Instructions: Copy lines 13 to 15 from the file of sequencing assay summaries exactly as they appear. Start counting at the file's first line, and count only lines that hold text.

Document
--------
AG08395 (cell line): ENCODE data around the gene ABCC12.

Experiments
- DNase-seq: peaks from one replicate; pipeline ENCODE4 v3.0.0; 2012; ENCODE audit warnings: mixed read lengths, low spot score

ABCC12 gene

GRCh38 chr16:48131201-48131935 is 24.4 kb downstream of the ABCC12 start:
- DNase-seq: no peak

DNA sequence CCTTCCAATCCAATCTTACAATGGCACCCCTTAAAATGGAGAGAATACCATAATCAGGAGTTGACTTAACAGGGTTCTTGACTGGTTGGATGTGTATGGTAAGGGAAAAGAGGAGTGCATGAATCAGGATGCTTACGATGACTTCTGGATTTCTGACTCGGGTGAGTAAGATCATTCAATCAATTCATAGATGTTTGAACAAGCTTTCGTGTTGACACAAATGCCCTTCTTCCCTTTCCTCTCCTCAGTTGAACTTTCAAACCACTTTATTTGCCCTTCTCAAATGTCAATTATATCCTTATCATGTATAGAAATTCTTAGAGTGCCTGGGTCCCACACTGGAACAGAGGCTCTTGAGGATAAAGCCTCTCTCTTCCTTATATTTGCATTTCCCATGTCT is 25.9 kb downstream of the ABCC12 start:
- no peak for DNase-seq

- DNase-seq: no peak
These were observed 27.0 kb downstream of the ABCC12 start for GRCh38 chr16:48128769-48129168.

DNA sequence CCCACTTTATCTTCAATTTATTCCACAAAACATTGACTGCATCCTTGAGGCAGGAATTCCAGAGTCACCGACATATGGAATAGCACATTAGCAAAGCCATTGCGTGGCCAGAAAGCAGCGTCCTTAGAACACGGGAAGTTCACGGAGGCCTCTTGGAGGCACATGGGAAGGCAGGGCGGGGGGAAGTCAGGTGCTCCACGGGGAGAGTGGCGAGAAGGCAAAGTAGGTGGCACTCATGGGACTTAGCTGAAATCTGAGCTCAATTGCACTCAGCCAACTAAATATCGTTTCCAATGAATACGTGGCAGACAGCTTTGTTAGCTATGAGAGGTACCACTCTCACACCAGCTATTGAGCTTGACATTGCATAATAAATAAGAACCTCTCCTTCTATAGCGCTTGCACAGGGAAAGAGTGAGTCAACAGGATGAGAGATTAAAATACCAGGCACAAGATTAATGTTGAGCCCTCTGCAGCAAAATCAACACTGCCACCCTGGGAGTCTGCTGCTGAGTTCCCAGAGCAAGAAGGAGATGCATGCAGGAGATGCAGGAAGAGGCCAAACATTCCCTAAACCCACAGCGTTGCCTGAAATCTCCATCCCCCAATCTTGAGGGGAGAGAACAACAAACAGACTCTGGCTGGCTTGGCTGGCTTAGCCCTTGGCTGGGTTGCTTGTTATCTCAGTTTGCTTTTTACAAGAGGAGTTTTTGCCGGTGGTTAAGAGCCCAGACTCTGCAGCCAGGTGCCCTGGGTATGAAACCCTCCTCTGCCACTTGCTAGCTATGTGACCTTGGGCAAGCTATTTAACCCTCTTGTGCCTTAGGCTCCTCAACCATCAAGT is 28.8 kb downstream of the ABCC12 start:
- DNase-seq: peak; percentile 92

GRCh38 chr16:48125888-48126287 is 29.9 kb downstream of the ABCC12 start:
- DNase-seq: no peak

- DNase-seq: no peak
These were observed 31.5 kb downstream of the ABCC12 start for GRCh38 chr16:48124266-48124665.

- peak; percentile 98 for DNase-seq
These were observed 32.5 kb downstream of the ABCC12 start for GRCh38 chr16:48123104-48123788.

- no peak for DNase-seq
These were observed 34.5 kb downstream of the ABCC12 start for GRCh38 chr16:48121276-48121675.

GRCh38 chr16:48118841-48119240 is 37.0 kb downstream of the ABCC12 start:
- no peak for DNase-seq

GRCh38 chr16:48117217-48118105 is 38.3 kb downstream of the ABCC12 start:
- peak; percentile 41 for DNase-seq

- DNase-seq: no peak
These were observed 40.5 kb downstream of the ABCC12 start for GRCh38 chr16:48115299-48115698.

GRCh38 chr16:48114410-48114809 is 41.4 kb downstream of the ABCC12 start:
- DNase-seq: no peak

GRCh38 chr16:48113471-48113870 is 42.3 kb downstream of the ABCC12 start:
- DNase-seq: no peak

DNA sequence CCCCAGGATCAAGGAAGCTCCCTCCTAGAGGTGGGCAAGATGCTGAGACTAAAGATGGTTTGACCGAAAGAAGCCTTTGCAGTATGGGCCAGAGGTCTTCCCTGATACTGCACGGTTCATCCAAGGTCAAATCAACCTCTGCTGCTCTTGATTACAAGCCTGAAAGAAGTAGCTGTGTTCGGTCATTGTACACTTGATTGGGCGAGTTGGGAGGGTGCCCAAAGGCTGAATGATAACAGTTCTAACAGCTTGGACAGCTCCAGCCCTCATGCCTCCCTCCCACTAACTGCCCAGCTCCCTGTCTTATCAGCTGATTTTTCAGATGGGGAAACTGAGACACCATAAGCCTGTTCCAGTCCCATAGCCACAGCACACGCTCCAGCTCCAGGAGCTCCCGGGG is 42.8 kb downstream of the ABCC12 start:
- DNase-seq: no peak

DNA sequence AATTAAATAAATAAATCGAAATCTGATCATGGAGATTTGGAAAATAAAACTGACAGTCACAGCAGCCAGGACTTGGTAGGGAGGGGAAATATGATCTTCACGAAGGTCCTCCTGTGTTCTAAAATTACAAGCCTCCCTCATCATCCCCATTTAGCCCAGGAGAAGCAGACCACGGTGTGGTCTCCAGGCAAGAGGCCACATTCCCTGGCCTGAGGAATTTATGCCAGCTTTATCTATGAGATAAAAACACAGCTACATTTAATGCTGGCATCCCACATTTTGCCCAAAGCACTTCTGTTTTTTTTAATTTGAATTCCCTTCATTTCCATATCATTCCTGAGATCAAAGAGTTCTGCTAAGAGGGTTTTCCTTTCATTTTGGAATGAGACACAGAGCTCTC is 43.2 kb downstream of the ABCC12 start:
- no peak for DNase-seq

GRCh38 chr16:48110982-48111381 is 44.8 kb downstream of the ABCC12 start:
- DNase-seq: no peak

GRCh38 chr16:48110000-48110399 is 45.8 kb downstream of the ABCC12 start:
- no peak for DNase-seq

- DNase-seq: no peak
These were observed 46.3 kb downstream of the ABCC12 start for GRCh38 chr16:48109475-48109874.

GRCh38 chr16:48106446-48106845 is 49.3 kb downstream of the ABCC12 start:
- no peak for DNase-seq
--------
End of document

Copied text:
GRCh38 chr16:48125888-48126287 is 29.9 kb downstream of the ABCC12 start:
- DNase-seq: no peak

- DNase-seq: no peak